Journal of Behavioral & Social Sciences

ISSN: 2638-2032

International Conference on Alzheimerʼs Disease & Associated Disorders
May 7-9, 2018 Rome, Italy

A Piloting Study on Visuospatial Attention in Parkinsonʼs Disease

Francesco Terrenzio1*, Sara Palermo1,2, Adriana Salatino1, Alberto Romagnolo2, Maurizio Zibetti2, Carlo Alberto Artusi2 and Leonardo Lopiano2

1Department of Psychology, University of Turin, Italy
2Centre for the Study of Movement Disorder, Department of Neuroscience, University of Turin, Italy

DOI: 10.18689/2638-2032.a1.003

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Parkinsonʼs disease [PD] is characterized by disorders of visuospatial dysfunction, negatively impacting everyday functioning. Visuospatial difficulties seem to be more prominent in those whose motor symptoms begin on the left body side [LPD] than the right body side [RPD]. The aim of the case report is to assess these potential contributors through performance on a visuospatial line bisection task.

Participants included 2 PD patients with motor symptoms asymmetry [LPD, RPD] and 10 normal controls. Visuospatial attention was assessed using a line bisection task, in which participants were asked to mark the middle of 40 horizontal lines. Twenty lines were bisected using the right hand and twenty lines using the left hand.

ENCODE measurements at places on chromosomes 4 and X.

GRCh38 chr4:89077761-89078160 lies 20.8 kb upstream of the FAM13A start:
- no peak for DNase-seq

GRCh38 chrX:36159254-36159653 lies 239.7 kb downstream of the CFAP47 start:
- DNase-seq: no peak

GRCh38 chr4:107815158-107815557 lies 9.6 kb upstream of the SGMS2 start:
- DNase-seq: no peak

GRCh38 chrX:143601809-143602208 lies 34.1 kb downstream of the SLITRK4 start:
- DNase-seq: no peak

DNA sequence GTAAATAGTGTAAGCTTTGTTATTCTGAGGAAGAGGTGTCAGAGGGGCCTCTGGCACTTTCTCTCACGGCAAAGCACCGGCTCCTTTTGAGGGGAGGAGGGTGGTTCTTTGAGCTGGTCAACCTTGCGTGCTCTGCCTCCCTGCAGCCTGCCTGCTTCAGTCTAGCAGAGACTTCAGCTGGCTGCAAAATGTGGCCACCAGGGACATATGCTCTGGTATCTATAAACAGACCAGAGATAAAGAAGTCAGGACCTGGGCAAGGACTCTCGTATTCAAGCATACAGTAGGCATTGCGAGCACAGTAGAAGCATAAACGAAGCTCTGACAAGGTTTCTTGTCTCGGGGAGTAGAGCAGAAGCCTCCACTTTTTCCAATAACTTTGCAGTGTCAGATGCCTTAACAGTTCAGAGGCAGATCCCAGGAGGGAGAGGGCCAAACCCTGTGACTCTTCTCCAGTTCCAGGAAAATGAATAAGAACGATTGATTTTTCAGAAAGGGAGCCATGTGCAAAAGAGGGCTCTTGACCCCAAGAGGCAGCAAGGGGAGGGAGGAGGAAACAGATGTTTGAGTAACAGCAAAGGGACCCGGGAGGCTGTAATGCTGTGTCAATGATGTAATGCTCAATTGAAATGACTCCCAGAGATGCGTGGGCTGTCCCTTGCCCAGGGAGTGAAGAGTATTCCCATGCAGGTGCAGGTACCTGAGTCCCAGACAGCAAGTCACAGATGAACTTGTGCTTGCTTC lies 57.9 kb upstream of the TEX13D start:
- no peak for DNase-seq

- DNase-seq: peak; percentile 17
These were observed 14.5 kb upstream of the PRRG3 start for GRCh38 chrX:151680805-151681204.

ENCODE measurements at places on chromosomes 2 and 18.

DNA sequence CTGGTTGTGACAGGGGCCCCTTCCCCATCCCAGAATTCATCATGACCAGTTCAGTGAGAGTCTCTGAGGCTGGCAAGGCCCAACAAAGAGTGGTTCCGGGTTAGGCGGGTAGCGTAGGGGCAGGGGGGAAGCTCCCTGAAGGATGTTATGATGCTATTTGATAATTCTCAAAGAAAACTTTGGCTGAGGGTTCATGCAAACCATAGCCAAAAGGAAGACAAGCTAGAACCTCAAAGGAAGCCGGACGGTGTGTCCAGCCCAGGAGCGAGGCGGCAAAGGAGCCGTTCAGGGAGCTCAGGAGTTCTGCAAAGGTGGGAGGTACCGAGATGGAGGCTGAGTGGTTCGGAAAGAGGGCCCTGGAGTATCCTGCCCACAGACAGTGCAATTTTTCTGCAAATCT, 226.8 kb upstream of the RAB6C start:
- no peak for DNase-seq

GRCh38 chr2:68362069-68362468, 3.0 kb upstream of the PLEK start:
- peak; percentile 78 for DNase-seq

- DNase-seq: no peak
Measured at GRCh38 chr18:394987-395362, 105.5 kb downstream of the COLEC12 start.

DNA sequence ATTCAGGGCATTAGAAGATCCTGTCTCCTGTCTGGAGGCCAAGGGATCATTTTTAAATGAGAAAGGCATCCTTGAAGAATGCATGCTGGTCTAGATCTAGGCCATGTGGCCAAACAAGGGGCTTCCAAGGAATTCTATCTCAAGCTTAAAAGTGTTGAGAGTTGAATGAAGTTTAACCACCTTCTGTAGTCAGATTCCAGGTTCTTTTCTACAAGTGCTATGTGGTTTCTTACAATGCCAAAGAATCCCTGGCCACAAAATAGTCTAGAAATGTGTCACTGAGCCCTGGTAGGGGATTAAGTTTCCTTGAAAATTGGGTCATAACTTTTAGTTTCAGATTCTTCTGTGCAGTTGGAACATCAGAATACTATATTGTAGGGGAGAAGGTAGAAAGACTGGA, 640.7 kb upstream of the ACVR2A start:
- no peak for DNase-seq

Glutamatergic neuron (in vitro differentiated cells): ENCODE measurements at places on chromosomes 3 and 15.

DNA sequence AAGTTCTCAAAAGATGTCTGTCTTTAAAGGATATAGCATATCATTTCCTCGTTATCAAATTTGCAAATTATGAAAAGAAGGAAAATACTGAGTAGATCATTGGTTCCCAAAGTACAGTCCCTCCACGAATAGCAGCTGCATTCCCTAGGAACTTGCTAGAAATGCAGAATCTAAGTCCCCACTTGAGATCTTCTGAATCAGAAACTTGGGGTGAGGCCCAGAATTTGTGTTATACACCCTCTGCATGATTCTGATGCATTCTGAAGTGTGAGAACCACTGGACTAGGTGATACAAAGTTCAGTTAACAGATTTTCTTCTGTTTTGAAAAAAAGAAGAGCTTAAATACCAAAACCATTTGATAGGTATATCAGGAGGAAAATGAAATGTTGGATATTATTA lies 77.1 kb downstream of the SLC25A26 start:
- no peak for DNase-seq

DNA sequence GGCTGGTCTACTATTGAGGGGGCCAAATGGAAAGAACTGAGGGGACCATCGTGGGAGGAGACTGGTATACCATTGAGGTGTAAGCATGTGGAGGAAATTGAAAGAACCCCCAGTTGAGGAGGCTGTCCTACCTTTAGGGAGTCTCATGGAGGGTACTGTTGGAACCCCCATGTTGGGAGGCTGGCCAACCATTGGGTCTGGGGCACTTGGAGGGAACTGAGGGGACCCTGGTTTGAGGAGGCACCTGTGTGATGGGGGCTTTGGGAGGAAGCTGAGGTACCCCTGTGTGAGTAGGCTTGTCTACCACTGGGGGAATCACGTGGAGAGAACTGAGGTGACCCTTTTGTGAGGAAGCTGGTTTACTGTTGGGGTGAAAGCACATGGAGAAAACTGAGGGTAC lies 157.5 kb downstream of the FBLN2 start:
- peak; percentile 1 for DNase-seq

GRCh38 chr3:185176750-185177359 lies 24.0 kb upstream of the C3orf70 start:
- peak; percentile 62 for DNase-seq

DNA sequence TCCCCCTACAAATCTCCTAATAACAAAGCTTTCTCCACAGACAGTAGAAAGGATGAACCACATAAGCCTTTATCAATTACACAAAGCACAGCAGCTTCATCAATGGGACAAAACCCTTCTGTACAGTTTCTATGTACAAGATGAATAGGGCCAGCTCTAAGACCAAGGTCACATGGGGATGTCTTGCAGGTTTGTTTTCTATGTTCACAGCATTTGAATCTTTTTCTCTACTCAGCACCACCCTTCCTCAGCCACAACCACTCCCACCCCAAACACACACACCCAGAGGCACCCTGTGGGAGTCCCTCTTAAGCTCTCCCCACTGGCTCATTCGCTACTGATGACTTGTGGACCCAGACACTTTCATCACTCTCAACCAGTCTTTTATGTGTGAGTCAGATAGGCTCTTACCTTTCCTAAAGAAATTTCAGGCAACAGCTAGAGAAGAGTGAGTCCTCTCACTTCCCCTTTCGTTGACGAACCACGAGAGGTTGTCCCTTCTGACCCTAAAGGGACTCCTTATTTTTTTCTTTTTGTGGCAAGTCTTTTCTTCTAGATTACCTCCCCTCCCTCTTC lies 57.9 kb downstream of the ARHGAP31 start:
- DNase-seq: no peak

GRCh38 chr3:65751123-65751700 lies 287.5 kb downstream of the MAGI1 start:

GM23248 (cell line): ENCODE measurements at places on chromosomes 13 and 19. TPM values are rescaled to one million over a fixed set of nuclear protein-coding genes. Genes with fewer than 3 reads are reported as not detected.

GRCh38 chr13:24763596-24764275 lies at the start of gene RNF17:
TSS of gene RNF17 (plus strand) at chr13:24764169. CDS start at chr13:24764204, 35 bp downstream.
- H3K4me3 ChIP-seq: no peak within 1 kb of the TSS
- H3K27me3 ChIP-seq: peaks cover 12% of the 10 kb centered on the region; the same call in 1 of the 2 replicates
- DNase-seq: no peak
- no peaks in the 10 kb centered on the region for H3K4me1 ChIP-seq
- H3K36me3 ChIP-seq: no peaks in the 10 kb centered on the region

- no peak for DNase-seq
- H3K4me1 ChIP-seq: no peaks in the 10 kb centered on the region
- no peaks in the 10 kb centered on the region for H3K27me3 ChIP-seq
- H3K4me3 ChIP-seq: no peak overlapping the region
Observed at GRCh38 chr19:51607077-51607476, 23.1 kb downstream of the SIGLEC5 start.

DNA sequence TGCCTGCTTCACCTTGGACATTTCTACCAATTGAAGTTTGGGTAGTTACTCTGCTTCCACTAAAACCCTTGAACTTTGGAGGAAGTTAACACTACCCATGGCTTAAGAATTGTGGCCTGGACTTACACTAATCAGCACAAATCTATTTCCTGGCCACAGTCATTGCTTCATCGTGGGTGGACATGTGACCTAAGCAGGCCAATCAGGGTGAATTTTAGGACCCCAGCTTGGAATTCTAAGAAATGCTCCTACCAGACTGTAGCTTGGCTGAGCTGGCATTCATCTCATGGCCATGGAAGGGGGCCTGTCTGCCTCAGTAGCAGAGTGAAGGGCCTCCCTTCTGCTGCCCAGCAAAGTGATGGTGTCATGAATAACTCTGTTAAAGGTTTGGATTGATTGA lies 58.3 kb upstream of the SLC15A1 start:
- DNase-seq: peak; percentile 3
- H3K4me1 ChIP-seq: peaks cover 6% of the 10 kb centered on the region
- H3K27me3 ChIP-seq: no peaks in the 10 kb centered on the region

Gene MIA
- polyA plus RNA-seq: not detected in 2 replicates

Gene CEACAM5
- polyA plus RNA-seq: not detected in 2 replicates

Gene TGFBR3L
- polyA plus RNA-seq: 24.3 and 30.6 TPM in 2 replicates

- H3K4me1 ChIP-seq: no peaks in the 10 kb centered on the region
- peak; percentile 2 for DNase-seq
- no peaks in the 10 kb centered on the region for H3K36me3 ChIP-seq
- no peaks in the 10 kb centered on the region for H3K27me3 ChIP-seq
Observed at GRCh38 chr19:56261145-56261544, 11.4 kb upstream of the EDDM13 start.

Results show that all participants produced a leftward bisection bias that was greater in the left than in the right hand condition. Both the PD patients produced a significant greater leftward deviation than controls when the task is performed with the right hand, and with the left hand for the LPD when he/she performed the task with the left hand. Conversely, the RPD patient produced a significant greater rightward deviation than controls when he/she performed the task with the left hand.

These data are congruent with research in humans supporting the idea that dopamine plays an important role in spatial orienting. Pseudoneglect is viewed as reflecting right hemisphere specialization for processing spatial information, resulting in orienting toward the contralateral hemispace. Our results suggest that visuospatial function in PD could reflect asymmetric dopamine neurotransmission in LPD/RPD.

Francesco Terrenzio has obtained his Bachelorʼs degree in Psychology at the University of Chieti-Pescara and is currently studying for a Masterʼs degree in Cognitive Neuroscience at the University of Turin. His research is focused on neurodegenerative diseases, with a strong interest in the Parkinsonʼs disease. During his internship at the Molinette Neurology department, he is performing a research to explore visuospatial impairment in Parkinsonʼs patients.